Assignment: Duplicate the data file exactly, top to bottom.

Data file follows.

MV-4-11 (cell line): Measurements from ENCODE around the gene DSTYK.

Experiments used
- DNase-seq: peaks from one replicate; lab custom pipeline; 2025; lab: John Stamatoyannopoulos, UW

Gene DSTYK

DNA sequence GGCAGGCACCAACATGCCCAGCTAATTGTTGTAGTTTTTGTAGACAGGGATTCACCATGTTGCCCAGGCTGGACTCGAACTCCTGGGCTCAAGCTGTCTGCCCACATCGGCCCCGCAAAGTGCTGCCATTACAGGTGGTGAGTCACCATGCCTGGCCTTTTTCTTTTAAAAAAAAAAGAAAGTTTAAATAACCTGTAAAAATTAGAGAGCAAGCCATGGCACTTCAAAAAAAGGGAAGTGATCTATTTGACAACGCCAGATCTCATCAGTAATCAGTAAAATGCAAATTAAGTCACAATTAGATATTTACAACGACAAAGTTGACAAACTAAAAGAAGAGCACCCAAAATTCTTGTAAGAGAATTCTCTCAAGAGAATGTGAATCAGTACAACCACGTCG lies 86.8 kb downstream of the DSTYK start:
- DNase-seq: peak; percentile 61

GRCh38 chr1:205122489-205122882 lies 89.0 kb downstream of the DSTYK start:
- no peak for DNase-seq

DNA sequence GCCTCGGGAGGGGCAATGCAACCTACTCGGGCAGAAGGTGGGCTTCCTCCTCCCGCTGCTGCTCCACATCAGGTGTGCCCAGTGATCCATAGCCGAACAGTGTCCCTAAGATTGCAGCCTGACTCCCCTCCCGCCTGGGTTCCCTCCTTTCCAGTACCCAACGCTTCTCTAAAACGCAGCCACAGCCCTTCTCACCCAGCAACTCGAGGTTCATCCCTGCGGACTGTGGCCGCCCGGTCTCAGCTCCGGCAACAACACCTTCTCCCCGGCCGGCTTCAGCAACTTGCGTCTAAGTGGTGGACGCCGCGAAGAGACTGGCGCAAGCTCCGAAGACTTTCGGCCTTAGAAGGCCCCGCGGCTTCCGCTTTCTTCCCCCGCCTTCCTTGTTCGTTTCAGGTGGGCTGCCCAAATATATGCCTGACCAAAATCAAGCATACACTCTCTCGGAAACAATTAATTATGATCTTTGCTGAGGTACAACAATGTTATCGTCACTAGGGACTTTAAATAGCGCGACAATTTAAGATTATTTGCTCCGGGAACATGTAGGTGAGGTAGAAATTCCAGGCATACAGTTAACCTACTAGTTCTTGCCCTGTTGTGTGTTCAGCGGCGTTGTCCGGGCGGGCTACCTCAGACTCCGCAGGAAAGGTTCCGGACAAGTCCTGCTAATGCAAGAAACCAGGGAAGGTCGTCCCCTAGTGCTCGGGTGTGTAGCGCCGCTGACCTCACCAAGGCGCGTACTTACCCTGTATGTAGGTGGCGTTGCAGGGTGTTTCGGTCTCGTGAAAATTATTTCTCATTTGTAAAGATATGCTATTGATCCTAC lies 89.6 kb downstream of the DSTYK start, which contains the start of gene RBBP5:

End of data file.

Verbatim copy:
MV-4-11 (cell line): Measurements from ENCODE around the gene DSTYK.

Experiments used
- DNase-seq: peaks from one replicate; lab custom pipeline; 2025; lab: John Stamatoyannopoulos, UW

Gene DSTYK

DNA sequence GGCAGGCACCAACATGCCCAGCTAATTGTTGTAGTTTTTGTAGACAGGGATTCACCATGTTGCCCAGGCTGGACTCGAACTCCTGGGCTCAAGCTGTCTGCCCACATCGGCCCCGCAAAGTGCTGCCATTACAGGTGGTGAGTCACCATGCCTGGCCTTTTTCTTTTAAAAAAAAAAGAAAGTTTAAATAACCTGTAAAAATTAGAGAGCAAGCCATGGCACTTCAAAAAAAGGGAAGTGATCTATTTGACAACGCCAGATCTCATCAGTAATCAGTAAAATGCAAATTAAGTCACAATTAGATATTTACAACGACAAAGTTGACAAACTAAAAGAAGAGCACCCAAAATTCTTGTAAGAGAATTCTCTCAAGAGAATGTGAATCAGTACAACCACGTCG lies 86.8 kb downstream of the DSTYK start:
- DNase-seq: peak; percentile 61

GRCh38 chr1:205122489-205122882 lies 89.0 kb downstream of the DSTYK start:
- no peak for DNase-seq

DNA sequence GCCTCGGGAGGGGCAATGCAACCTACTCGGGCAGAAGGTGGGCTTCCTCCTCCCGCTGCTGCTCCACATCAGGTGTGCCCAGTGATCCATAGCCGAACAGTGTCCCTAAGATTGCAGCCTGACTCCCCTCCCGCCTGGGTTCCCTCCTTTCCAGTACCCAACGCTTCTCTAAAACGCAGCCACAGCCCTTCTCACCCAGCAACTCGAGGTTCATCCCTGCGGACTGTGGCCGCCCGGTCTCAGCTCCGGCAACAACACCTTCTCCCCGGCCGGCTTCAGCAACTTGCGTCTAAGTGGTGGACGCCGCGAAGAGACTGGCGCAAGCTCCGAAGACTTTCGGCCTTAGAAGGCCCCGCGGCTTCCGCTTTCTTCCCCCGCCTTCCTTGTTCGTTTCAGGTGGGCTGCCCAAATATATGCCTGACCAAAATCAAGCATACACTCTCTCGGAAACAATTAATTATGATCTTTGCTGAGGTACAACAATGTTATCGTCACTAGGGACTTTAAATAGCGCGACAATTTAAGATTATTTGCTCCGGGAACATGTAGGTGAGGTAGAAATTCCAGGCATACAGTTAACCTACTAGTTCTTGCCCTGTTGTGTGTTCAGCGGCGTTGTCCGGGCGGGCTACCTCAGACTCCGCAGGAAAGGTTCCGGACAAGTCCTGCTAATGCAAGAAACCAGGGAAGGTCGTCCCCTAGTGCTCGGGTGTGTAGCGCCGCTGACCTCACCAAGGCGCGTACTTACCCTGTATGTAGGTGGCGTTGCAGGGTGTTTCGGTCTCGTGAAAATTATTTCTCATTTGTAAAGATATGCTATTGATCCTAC lies 89.6 kb downstream of the DSTYK start, which contains the start of gene RBBP5: